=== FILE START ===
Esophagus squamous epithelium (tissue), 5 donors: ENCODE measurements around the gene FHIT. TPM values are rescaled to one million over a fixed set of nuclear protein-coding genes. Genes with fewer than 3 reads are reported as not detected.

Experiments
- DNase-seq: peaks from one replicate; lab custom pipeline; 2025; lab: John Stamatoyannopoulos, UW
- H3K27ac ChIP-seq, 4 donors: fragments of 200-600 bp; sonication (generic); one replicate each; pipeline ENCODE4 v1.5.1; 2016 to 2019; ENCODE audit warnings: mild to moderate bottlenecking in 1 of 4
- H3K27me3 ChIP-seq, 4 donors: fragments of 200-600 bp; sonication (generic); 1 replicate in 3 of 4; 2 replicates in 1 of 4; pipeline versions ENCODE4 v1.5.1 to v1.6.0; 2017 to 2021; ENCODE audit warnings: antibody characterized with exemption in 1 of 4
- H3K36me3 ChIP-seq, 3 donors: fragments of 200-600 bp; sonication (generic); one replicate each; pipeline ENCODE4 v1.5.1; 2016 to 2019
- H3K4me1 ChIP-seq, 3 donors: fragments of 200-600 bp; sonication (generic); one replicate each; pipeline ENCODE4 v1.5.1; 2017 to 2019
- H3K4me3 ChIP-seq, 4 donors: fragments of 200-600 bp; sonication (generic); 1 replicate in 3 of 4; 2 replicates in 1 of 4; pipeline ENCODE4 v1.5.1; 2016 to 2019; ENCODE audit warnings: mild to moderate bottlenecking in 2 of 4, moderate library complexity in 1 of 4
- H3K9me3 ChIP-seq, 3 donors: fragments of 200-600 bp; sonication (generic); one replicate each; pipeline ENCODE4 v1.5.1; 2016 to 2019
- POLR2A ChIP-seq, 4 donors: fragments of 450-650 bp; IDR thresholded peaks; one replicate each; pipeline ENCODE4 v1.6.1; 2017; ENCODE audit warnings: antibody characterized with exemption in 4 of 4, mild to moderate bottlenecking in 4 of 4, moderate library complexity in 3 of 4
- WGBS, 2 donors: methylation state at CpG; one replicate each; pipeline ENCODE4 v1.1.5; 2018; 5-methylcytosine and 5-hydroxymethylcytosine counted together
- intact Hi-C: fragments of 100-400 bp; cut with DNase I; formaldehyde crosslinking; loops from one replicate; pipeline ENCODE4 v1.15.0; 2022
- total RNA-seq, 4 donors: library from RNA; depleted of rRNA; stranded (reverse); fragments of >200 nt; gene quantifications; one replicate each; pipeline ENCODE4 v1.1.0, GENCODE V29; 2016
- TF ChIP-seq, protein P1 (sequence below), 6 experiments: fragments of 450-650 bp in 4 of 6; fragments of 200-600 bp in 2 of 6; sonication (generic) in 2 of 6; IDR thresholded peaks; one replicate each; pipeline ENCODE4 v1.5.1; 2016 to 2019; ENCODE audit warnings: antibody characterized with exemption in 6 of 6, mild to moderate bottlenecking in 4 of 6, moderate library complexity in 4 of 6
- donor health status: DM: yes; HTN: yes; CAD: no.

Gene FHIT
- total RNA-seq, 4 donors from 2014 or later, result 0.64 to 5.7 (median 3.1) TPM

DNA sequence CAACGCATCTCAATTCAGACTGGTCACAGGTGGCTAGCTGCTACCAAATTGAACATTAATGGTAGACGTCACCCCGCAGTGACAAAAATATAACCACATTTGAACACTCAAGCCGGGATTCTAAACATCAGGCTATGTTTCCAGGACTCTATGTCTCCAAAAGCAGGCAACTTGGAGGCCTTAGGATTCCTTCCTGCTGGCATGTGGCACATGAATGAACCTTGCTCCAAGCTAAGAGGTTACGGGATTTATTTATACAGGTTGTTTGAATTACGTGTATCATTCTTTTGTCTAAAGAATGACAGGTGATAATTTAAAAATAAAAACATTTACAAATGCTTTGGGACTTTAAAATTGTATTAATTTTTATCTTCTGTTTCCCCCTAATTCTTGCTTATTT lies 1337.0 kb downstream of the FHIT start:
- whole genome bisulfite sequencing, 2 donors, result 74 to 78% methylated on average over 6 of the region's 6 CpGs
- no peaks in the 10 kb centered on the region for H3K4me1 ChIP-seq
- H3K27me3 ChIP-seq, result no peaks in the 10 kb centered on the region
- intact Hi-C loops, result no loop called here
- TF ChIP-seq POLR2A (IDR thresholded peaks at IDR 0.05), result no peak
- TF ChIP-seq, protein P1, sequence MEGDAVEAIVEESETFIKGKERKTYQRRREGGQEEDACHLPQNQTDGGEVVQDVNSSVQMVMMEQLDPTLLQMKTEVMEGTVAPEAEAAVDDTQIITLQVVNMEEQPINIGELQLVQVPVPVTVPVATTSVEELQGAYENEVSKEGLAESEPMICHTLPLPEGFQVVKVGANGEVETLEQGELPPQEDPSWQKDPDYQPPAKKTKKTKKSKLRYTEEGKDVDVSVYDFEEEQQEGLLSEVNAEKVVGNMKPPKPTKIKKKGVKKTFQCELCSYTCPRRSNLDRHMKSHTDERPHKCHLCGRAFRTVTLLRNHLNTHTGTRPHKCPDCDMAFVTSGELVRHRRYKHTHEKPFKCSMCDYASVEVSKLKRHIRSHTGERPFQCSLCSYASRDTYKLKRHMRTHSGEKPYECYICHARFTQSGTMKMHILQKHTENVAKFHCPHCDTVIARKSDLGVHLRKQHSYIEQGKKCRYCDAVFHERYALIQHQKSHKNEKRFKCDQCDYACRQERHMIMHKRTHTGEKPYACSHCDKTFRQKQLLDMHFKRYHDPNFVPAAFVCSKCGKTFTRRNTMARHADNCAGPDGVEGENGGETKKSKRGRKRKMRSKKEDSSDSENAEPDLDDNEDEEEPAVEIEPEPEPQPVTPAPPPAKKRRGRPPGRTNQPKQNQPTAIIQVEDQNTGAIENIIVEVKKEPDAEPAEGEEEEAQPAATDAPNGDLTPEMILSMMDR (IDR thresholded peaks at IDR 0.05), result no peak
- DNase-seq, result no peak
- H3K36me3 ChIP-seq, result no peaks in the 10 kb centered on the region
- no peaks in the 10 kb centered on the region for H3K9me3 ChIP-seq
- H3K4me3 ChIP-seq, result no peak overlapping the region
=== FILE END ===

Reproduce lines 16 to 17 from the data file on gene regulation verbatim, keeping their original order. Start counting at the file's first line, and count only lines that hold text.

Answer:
Gene FHIT
- total RNA-seq, 4 donors from 2014 or later, result 0.64 to 5.7 (median 3.1) TPM